The impact of alcohol abuse reaches far beyond economic costs, says EFF
Johannesburg - The EFF has remained steadfast in its opposition to the resumption of the sale of alcohol with the red berets saying that they will hold President Cyril Ramaphosa accountable for the death of people due to trauma units possibly being filled with cases related to alcohol consumption.
In a statement the party’s spokesperson Vuyani Pambo said that they would hold Ramaphosa to account for the general disorder that would result in the spread of the virus.
The party called on Ramaphosa and his administration to heed to scientific and empirical evidence and “not be forced by the white monopoly capitalists” to consider the economy over the lives of South Africans.
Pambo said that the resumption of the sale of alcohol in the midst of a global pandemic, the rising coronavirus infection rate and the increasing death toll was profit-driven and did not consider the sanctity of human life.
“The impact of alcohol abuse reaches far beyond economic costs, instead the negative economic consequences of alcohol consumption affect the material welfare of society as a whole.
“To sell alcohol which is a proven factor in social disobedience and social disorder will put a strain on law enforcement agencies, healthcare infrastructure and negatively impact the health of consumers as alcohol diminishes the strength of one’s immune system,” said Pambo.
He said that they would hold Ramaphosa personally responsible for the inevitable burden that would be placed on the healthcare system and law enforcement agencies.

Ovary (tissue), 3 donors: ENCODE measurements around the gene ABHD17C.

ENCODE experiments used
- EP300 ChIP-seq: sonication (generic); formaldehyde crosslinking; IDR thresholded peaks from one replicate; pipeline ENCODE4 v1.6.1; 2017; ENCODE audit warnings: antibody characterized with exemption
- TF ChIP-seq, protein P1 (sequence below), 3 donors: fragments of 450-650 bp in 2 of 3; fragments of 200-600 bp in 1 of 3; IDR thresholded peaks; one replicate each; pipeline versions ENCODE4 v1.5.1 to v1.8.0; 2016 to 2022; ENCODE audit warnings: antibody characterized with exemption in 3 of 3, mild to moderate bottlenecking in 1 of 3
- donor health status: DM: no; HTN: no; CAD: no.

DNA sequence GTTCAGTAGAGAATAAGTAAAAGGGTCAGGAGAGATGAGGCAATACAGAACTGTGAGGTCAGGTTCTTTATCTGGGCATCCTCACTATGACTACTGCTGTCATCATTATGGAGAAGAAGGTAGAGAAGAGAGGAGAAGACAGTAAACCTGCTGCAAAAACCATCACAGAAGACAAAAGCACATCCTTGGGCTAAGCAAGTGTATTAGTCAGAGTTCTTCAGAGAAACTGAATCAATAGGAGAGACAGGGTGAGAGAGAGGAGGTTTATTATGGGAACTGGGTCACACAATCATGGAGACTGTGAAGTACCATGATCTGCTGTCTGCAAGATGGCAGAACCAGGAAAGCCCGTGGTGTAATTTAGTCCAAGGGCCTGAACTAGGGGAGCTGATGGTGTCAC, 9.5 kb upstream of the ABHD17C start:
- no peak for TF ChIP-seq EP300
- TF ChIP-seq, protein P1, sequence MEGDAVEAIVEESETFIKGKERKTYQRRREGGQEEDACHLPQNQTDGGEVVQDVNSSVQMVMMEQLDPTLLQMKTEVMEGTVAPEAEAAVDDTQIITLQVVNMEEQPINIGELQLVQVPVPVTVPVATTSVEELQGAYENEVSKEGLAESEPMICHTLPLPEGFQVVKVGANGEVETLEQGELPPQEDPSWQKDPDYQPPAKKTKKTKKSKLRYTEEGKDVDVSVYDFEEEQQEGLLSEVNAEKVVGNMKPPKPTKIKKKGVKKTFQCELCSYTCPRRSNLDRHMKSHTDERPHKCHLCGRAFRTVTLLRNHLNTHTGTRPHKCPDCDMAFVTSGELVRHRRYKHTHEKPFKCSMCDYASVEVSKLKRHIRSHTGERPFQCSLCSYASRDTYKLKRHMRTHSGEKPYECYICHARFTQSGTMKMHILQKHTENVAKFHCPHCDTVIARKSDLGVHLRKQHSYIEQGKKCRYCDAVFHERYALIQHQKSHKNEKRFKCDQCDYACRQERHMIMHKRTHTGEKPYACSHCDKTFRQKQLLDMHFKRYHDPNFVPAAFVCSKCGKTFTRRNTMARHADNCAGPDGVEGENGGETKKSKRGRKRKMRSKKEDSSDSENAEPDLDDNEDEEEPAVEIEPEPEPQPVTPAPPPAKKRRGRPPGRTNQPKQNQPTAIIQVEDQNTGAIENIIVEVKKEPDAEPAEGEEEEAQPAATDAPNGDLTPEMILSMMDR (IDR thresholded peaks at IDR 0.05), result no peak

“We will hold Ramaphosa accountable for the death of people due to trauma units being filled with cases of alcohol inspired conflicts.
“We will oppose the decisions of a government that has abandoned its responsibility to protect the nation because we cannot be accomplices in the deliberate genocide orcherstrated by the capitalists,” said Pambo.
On Monday South Africans all over the country celebrated the resumption of the sale of alcohol and formed long queues outside retailers, with some braving the cold winter morning from as early as 06.00 am to be amongst the first in line to access their favourite beverages after a long nine ban on alcohol sale.
However, consumers have also been warned that the stockpiling of alcohol would not be allowed during the sale of alcoholic beverages which has been permitted from Mondays to Thursday between 09:00 am to 17:00 pm.
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